Preaching patience

Despite its talent, the Northwestern receiving corps saw fewer targets last season due to a change in strategy. The players accepted their roles, and understand what it takes to win.

Last season, the Northwestern receivers never complained.

NU averaged only 169 passing yards per game – down about 33 percent from the previous season – and only surpassed the 200-yard mark four times. It simply came down to strategy.

Offensive coordinator Mick McCall focused on perfecting the run game. With Venric Mark dominating and Kain Colter leading the read option attack, the passing game often seemed unnecessary. The Wildcats dialed up passing plays 38 percent of the time, a fairly low number.

For the most part, it worked. Though the Siemian-Colter debate rages on, the run-oriented attack was an undisputed success. It did, however, slow down their talented receiving corps.

Despite occasional strong outings, there was no primary threat.

"The way you saw us last year is pretty indicative of our talent," Pat Fitzgerald said. "We can spread the ball around to a lot of guys."

Last season, no NU receiver averaged three catches per game. Christian Jones led the group with 415 yards, and this came just one season after Jeremy Ebert reached the thousand-yard mark. The production dropped off, and it was not for a lack of talent. They spread the ball, but the opportunities had diminished.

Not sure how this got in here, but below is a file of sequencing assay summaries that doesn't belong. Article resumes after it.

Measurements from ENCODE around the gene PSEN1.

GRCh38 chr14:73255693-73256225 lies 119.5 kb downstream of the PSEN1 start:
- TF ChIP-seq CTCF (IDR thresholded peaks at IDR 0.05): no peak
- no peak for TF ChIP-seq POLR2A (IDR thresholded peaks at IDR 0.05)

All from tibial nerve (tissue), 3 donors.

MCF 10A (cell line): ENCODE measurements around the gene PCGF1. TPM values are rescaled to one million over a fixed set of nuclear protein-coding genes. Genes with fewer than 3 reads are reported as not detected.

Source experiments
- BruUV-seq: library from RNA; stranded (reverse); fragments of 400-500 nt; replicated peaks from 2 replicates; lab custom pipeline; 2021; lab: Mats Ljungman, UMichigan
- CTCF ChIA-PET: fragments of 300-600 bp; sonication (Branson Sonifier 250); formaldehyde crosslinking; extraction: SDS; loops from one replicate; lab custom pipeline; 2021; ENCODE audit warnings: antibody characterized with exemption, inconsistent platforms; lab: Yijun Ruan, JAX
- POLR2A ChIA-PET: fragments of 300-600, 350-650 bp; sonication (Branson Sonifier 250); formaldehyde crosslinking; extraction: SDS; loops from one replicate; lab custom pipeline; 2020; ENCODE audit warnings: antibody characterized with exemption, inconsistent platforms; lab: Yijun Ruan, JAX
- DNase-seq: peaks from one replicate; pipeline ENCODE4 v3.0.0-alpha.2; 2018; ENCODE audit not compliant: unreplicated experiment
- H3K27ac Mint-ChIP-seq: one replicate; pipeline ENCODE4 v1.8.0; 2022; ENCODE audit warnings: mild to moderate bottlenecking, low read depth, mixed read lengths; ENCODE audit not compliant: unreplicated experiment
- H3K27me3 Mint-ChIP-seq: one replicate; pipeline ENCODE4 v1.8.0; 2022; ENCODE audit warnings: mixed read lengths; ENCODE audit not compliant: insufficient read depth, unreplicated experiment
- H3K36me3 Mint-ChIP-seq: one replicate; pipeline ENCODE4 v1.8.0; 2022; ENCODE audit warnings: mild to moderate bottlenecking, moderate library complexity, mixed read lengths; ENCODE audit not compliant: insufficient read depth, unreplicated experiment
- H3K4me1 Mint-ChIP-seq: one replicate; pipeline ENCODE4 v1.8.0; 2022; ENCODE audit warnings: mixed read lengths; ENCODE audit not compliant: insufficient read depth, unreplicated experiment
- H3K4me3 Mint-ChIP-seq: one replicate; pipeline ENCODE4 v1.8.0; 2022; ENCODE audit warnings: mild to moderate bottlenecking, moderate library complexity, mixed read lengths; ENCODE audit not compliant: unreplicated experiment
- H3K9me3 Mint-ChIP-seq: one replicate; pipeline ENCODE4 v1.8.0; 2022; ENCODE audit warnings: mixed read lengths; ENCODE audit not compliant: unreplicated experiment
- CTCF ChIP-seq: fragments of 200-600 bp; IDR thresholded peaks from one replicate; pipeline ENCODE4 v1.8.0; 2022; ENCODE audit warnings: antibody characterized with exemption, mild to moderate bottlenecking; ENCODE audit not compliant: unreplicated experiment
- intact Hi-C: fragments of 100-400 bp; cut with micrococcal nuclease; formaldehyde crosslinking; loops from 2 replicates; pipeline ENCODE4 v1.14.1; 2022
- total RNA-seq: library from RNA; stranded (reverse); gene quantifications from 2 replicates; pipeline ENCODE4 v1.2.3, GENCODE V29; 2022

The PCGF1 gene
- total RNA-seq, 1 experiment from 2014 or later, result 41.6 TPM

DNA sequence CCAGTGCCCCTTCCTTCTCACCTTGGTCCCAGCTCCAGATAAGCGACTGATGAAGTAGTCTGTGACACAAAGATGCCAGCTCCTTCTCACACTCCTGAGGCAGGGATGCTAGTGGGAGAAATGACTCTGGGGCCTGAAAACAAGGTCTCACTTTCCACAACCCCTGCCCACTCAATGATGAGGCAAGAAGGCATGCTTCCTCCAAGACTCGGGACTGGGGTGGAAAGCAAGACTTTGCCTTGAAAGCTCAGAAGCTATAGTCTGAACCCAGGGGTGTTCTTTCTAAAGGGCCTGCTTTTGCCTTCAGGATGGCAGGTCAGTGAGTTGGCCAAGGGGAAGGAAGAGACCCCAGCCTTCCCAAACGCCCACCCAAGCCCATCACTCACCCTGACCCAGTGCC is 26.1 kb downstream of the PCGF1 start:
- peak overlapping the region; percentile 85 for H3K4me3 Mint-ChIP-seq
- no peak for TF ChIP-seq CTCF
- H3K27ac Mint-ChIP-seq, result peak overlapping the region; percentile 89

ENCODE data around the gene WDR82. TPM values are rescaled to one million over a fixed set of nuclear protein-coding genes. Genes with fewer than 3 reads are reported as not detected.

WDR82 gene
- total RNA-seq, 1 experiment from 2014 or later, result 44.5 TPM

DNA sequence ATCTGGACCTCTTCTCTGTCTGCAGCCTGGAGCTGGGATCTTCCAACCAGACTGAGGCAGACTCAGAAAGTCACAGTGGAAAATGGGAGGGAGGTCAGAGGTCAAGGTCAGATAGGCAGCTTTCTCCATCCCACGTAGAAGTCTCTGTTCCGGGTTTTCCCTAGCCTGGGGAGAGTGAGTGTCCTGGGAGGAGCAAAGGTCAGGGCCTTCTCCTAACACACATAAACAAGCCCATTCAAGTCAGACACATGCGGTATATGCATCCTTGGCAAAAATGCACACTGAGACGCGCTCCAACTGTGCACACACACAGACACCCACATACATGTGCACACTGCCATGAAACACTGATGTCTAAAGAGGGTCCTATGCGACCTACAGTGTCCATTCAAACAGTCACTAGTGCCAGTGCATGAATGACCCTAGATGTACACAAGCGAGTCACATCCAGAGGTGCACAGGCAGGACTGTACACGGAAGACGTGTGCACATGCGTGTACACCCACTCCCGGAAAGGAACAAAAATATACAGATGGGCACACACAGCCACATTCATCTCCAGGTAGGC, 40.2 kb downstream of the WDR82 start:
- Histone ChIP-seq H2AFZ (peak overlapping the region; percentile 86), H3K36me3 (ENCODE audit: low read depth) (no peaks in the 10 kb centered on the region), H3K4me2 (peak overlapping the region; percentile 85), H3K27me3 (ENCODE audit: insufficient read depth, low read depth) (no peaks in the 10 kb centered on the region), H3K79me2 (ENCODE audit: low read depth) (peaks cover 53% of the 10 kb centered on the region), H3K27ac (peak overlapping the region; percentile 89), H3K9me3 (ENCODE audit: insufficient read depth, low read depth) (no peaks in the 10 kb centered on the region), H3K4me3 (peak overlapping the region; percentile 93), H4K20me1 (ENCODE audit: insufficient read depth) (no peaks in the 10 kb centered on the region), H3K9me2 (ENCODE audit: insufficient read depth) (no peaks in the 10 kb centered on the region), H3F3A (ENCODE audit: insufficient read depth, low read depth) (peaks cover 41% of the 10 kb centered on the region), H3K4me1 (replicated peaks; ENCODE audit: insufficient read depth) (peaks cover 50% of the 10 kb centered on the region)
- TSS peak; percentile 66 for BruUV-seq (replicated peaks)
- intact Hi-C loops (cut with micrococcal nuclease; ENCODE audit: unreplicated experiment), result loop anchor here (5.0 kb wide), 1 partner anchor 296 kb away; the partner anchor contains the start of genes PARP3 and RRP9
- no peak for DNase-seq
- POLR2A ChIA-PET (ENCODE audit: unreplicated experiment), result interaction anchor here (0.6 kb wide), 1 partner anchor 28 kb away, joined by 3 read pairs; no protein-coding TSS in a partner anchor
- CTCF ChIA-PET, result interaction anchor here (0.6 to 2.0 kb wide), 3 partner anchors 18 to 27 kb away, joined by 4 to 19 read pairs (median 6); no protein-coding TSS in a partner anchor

On Tuesday, in the third spring practice, Northwestern receivers already appeared to be in midseason form. Rashad Lawrence – heading into his final year of eligibility – looked the part of a dominant possession receiver. Christian Jones used his size as an advantage when hauling in passes. On paper, and in practice, NU might have one of the best receiving corps in the conference. In 2012, that showed on game time – but in less noticeable ways.

They blocked with purpose. Especially on outside running plays – which NU often calls – receivers can provide critical help. And more often than not, they did.

Then, they needed to prepare for and adjust to the two-quarterback system. Siemian and Colter each have their unique qualities. Lawrence said that as he helps younger players settle in, he needs to "make sure they understand exactly what the quarterbacks are thinking." He uses the plural. It's a wrinkle.

Last season, they usually converted their chances. They dropped passes at times. Their execution wasn't perfect. But if anything, the low numbers can simply be attributed to the minimal number of opportunities.

Christian Jones sat in a midseason press conference and danced around the issue. The passing game had been struggling, and every single media member waited for Jones to blurt out some negative remark. That never happened. For the entire season, the unit demonstrated its maturity. Wins were all that mattered to them.

Many of these receivers were recruited in the age of Dan Persa, when consistent targets spread across the field were just about guaranteed. That hasn't been the case.

In spite of their obvious and impressive talent, they receive little attention. If the targets come, they're ready. If these don't, then the group will show its collective willingness to move forward, team spirit in mind.

Asked about his role as the short-range quick-hit receiver, Lawrence delivered a suitable response: "That's what I'm called to do right now."

The selfless attitude is not lip service. And it's hard not to appreciate.

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